The modelled reduction in RSSI demonstrates the predicted spatial patterns where relatively strong (high RSSI) and very weak (low RSSI) radio signal strengths can be expected (Fig. 5). The lower RSSI values (e.g., − 120 to − 130 dBm in Fig. 5) were driven primarily by topographic constraints and signal degradation attributed to surface terrain variability, owing to the greater impact of physical obstructions caused by terrain on signal degradation (when present) than the signal reductions caused by interference with the forest canopy (Table 2).

Based on this study, a few recommendations for future application of similar LPWAN deployments can be made. Firstly, it is highly advisable to take the time and model the potential study sites for suitability for LPWAN deployment and specific site selection before going to the field. All the information needed to build the Longley-Rice radio propagation model can be determined without the need for an actual investigation in the field. Digital elevation models and landscape classifications are typically available, and radio parameter selections can be made and optimized based on the outcome of the modelling exercise. Then, specific study site selection can be guided based on the overall landscape positioning and anticipated radio communication signal strengths in the general areas of interest. Fortunately, our results demonstrated higher RSSI in real-world application as compared to the modelled scenarios (Table 3); however, this exercise will surely save time and effort while instrumenting selected sites in the field and will help to ensure optimal radio communication thereafter. Additionally, a favourable technology advancement would be to integrate on-board data storage capability on the motes or transmitters. In the current deployment, if the data packet failed to send over three subsequent attempts, the data were lost. However, on-board storage of data would provide some resiliency against data loss during challenging communication conditions (e.g., high or low air temperatures, rainfall events; Fig. 4). Additionally, LPWAN networks can offer “repeater” motes to integrate more radio communication resiliency into LPWAN deployments. These repeater motes essentially receive and re-transmit data packets and relay them on from the original transmitter or mote to the end receiver or gateway. This provides a realistic option to help overcome some of the challenges presented by terrain features such as hills, which are often unavoidable in environmental applications.

Although there are many implementations of LPWAN devices connecting to SDI-12 sensors and transmitting that data to gateway infrastructures, the novelty of this implementation is the fact that a standard SDI-12 datalogger can be set up to seamlessly access remote sensor data over the LPWAN. The current deployment allows the existing environmental monitoring industry SDI-12 dataloggers to extend their reach, as it imitates a wired connection to the sensor, thereby allowing the industry standard dataloggers to be used. LPWAN systems also offer a cost–benefit, as they can be deployed at a much lower cost than traditional data logger and instrumentation configurations, and each mote and associated sensor cluster has an internal power source. Additionally, with the majority of the data transmission occurring over the local radio network, telemetry is only required at the central gateway station, to enable near real-time data collection at numerous spatially-distributed measurement locations.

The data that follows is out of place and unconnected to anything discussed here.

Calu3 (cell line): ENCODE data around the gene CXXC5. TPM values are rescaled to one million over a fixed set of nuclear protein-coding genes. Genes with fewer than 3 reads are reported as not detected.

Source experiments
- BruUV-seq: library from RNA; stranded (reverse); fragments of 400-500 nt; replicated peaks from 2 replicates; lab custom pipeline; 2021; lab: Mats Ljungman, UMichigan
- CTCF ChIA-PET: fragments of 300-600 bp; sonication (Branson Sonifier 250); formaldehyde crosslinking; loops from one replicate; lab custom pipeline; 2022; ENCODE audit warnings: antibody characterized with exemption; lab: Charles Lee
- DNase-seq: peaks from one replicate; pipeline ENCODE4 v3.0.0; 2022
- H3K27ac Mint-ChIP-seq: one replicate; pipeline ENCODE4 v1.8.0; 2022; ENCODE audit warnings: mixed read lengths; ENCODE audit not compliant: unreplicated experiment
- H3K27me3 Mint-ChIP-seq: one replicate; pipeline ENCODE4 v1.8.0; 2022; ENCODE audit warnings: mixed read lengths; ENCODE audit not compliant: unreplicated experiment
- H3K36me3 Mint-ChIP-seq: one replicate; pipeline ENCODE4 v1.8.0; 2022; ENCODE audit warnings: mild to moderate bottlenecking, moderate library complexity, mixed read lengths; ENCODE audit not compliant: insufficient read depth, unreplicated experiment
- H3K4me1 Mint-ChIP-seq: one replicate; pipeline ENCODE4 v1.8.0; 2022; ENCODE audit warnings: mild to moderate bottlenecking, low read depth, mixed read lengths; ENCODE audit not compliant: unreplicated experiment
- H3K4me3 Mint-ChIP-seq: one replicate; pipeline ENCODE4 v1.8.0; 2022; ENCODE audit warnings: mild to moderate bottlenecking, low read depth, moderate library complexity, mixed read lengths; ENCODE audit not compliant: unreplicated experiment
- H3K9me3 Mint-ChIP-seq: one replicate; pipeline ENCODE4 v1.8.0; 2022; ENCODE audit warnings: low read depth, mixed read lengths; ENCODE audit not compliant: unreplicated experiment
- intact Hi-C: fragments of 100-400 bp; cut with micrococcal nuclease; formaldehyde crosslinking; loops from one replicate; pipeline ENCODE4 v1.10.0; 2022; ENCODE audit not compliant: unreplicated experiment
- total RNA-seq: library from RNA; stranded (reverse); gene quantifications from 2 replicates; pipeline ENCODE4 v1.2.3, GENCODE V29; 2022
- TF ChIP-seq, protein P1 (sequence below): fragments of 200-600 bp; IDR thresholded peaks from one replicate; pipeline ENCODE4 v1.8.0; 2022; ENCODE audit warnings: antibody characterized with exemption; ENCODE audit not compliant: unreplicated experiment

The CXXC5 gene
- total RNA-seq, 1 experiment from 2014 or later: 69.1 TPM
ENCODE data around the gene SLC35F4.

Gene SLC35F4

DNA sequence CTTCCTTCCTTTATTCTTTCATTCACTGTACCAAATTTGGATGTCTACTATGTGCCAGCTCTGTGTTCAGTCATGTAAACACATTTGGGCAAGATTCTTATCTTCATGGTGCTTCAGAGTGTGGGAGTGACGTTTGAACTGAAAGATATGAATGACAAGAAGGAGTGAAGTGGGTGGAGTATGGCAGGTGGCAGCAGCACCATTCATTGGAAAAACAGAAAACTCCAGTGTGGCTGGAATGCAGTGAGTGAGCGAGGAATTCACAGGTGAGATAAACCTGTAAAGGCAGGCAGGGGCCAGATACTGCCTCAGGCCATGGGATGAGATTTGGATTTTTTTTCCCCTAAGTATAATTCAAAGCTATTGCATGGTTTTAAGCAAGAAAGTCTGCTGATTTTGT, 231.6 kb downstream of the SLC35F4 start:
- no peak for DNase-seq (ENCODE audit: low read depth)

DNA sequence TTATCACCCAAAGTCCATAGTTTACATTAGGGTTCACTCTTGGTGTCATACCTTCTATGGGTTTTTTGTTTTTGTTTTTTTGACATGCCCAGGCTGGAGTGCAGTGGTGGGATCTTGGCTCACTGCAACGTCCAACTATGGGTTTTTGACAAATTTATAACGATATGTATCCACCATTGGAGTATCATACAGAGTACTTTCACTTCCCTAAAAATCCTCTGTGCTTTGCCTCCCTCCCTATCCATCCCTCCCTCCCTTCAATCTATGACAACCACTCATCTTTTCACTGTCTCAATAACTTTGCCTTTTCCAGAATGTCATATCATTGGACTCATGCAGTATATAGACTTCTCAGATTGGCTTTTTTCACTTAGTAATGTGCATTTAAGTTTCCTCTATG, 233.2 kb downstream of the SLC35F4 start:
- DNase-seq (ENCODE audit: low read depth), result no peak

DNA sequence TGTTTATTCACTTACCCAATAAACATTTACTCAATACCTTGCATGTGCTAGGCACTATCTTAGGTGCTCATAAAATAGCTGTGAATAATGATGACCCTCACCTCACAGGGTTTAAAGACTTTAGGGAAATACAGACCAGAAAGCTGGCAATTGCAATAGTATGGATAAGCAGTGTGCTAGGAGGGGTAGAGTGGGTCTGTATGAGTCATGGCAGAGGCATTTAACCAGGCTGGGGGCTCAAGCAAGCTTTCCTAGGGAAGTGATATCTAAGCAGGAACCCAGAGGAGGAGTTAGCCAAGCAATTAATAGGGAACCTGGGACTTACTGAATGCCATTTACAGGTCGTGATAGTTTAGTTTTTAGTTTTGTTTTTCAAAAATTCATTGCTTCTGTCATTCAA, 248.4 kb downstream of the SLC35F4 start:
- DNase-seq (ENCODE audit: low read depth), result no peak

The LPWAN system performance evaluated in this study was negatively impacted by very low (less than – 15 ºC) and warm (> 0 ºC) air temperatures and rainfall over longer distances that exceeded ~ 1.4 km. However, shorter-range communication distances (< 1.2 km) consistently performed well, with optimum system performance observed in the 0–700 m range. Temperature was a stronger control on the communication success of the LPWAN system than was rainfall; however seasonal influences including canopy density characteristics driven by deciduous tree leaf cycles were also likely a factor in decreased communication successes over distances exceeding ~ 1 km during times with warmer air temperatures. Data transmission was strong across communication distances of less than ~ 1 km, with inconsequential influences of forest stand density, canopy phenology and atmospheric disturbances. Data transmission interference caused by topographic features obstructing communication line of sight was the predominant cause of data loss. The performance of the beta version of this LPWAN technology in challenging terrain and vegetation cover exceeded the expected capability of older Wireless Sensor Network technologies that do not employ LPWAN technology. This newer LPWAN technology can provide access to near real-time data from difficult-to-access areas in challenging terrain, over distances nearing 2 km. Accordingly, LPWAN technology can facilitate a process-based understanding of remote hydrological setting and represents a substantial advancement to environmental measurement and monitoring applications.